Doesn't his whole critique of McCormack finally amount to this: "God's being is not the result of God's will. Rather his will to elect expresses his freedom to be God in a new way as God for us" (Divine Freedom, p. 63)?
Yes. Molnar's statement is entirely correct. It would be absurd to hold that God's being is a consequence of his will. Barth nowhere asserts this absurdity.

In Barth's view, God's "Godness" is decided in Jesus Christ and nowhere else.
This statement is true but not without qualification. It is true only regarding God's being in relation to us.

There is no "preceding" Godness-in-itself which then subsequently turns towards humanity.
False. The eternal Trinity is logically and ontologically prior to the economic Trinity. The former would exist even if the latter did not.

Rather, from all eternity God is already "the human God" in Jesus Christ.
Correct. As a matter of God's free decision of grace.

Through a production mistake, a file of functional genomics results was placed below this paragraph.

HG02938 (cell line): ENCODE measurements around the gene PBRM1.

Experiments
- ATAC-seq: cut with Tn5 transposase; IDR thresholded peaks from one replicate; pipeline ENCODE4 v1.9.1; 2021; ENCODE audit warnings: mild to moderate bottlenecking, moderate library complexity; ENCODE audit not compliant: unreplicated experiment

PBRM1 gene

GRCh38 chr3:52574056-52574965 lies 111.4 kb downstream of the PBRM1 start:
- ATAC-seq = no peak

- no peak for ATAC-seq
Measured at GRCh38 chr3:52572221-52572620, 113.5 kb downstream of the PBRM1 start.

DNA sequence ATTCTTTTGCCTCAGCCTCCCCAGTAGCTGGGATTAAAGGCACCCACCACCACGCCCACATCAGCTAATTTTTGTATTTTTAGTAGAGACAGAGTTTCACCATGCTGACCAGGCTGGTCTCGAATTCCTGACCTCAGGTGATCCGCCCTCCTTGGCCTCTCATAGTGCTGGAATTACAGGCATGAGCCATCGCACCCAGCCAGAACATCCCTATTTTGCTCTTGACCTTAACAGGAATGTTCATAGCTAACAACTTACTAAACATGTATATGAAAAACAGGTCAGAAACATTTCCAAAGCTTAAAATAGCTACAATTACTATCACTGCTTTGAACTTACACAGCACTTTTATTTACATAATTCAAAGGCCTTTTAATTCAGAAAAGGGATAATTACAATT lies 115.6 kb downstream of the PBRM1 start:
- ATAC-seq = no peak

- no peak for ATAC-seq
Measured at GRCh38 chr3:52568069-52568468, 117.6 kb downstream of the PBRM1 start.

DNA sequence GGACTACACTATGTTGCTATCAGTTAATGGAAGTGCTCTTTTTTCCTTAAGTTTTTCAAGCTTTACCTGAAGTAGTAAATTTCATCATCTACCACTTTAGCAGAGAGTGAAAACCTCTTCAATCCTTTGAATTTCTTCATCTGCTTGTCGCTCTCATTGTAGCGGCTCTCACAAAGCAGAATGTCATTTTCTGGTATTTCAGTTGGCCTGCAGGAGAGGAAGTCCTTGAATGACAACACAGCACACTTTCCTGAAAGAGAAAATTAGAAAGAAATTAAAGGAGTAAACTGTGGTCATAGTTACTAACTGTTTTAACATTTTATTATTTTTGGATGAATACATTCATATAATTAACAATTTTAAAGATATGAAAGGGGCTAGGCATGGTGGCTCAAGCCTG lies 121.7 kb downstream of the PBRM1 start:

Molnar's solution reflects a pre-Barthian retreat back into an abstract Godness-in-itself.
False. Something is "abstract" for Barth only if it exists apart from an action or a history. God does not first become "concrete" only in his relationship to the world. For Barth, God's being is always in act – God is the living God – as Father, Son and Holy Spirit, in and for himself to all eternity. This is the Nicene faith.

"Es gibt keine Gottheit an sich!" (CD II/2, p. 115).
This statement is meant only in a certain respect, not absolutely or without qualification. You should read it in context. Barth is saying that God's deity is essentially trinitarian, and that when we encounter God in Jesus Christ, we encounter God as he is eternally in himself. There is no depth of Godhead – no Godhead in itself, none apart from or behind – the Godhead of the Holy Trinity.

Wir werden in keiner Teife der Gottheit einem andern als nach ihm begegnen. Es gibt keine Gottheit an sich. Sie ist die Gottheit des Vateers, des Sohnes und des Heiligen Geistes. (KD II/2, 123)

Daß Jesus Christus der Sohn Gottes ist, das beruht freilich nicht auf Erwählung. (KD II/2, 114)

j. k. said...